# CS代考 CSI 2101: Discrete Structures – cscodehelp代写

Inference Rules and Proofs
CSI 2101: Discrete Structures
School of Electrical Engineering and Computer Science, University of Ottawa
January 26, 2022

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1 Rules of Inference
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Valid Arguments
􏰀 Argument
A sequence of statements that end with a conclusion.
􏰀 Valid Argument
An argument is valid when its conclusion follow from the truth of the preceeding statements, or premises. In other words, an argument is valid if and only if it is impossible for all the premises to be true and the conclusion to be false.
􏰀 Fallacies
Fallacies are incorrect reasonings, which lead to invalid arguments.
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Valid Arguments (cont.)
􏰀 Valid Arguments in Propositional Logic p→q
– “If it is raining (p), then the class is cancelled (q)” – “It is raining (p)”
– Therefore, “The class is cancelled (q)”
􏰀 An argument in propositional logic is a sequence of propositions. All but the final proposition is called premises and the final proposition is called the conclusion.
(p1 ∧ p2 ∧ … ∧ pn) → q (Tautology)
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Rules of Inference for Propositional Logic
􏰀 Rules of inference are used to check the validity of arguments. Thus, the construction of lengthy truth tables are avoided.
Rule of Inference
∴ ¬p p → q q → r
Table: Rules of Inference Tautology
(p ∧ (p → q)) → q
(¬q ∧ (p → q)) → ¬p
((p → q) ∧ (q → r)) → (p → r)
Modus ponens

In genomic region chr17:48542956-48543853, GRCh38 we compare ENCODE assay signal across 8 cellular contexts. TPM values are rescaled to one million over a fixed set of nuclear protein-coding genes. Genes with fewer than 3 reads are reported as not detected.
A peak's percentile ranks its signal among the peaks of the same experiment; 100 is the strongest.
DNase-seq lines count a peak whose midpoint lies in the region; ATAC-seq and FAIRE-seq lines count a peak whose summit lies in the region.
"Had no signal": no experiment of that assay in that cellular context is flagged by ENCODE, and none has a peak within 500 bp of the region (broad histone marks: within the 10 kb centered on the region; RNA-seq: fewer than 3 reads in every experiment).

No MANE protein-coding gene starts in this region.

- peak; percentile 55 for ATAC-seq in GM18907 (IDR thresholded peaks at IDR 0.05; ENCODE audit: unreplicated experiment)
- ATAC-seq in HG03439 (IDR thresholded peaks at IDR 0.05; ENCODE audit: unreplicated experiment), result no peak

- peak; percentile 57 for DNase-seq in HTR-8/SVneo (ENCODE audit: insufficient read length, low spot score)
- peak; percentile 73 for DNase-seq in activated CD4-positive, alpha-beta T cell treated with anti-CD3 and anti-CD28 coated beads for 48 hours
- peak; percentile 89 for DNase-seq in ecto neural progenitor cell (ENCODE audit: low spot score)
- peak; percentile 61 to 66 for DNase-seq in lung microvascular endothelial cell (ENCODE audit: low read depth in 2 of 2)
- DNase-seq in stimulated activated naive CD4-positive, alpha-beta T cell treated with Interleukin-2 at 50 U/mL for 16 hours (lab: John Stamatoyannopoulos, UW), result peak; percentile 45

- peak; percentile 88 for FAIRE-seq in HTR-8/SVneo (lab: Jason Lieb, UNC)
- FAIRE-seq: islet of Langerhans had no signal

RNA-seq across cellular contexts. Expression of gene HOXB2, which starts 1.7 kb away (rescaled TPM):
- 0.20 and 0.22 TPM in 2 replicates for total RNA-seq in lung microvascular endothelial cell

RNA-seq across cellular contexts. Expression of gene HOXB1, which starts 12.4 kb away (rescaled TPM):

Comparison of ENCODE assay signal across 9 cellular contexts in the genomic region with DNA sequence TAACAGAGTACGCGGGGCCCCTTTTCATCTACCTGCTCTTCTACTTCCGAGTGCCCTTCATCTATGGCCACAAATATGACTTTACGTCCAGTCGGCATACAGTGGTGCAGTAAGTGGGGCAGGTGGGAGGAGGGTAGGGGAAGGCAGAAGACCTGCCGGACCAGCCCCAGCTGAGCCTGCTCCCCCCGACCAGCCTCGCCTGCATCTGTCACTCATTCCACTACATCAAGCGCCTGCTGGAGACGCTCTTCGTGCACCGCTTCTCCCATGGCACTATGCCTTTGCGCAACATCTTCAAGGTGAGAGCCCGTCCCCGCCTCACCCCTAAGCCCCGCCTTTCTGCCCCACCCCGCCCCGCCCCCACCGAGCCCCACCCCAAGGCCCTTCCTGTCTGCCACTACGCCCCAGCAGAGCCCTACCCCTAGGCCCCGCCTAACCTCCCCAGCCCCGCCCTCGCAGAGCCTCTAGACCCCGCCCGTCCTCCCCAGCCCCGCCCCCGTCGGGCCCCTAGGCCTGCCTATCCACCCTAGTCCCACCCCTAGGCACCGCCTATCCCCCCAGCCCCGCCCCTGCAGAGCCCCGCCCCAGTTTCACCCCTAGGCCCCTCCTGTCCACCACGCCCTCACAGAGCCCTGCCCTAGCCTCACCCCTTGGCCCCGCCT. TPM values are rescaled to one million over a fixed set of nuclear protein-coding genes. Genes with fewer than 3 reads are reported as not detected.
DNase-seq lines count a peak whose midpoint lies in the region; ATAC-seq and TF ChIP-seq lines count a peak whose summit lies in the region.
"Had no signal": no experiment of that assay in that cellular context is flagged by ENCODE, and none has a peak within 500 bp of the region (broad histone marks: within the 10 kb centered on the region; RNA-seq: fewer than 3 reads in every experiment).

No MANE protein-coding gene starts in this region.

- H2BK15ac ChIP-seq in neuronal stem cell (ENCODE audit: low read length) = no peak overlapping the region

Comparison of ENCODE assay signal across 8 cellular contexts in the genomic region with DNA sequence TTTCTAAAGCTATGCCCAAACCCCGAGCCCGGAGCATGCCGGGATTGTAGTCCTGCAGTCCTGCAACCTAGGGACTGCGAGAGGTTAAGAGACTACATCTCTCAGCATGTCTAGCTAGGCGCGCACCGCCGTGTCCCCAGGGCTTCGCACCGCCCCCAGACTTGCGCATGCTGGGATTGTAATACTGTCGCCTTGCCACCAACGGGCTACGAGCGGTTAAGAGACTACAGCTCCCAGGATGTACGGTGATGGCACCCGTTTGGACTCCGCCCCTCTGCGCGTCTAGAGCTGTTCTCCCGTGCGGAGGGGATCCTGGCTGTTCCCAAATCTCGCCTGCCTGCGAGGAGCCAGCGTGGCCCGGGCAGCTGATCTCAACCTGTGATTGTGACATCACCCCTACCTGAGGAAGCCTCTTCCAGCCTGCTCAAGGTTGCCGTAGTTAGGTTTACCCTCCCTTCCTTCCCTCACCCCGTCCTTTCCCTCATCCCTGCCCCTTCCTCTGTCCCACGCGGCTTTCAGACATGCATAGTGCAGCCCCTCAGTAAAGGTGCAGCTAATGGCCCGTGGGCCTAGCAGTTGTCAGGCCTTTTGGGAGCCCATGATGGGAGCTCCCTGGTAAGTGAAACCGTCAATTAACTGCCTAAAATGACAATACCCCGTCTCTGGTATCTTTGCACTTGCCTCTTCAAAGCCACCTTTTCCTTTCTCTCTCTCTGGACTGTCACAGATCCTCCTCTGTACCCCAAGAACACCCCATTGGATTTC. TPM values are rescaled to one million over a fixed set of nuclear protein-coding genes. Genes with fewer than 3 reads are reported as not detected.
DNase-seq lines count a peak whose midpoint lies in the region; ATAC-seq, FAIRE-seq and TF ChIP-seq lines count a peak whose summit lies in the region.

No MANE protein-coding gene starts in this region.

Modus tollens
Hypothetical syllogism
Md. Hasan (uOttawa)
Discrete Structures 1d MdH W22
January 26, 2022

Rules of Inference for Propositional Logic (cont.)
Rule of Inference
∴p∨q p ∧ q
∴p∧q p ∨ q ¬p ∨ r
((p ∨ q) ∧ ¬p) → q
p → (p ∨ q)
(p ∧ q) → p
((p) ∧ (q)) → (p ∧ q)
((p ∨ q) ∧ (¬p ∨ r)) → (q ∨ r)
Disjunctive syllogism
Simplification
Conjunction
Resolution
Table: Rules of Inference (cont.)
Md. Hasan (uOttawa)
Discrete Structures 1d MdH W22
January 26, 2022

(Textbook Section 1.6)
􏰀 Show that the premises “It is not sunny this afternoon and it is colder than yesterday,” “We will go swimming only if it is sunny,” If we do not go swimming, then we will take a canoe trip,” and “If we take a canoe trip, then we will be home by sunset” lead to the conclusion “We will be home by sunset.”
“It is sunny this afternoon” (p) “It is colder than yesterday” (q) “We will go swimming” (r)
“We will take a canoe trip” (s) “We will be home by sunset” (t)
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Rules of Inference for Quantified Statements
Table: Rules of Inference
Rule of Inference
P(c) for an arbitrary c ∴ ∀xP(x)
∴ P(c) for some element c P(c) for some element c ∴ ∃xP(x)
Universal instantiation
Universal generalization
Existential instantiation
Existential generalization
Md. Hasan (uOttawa)
Discrete Structures 1d MdH W22
January 26, 2022

(Textbook Section 1.6)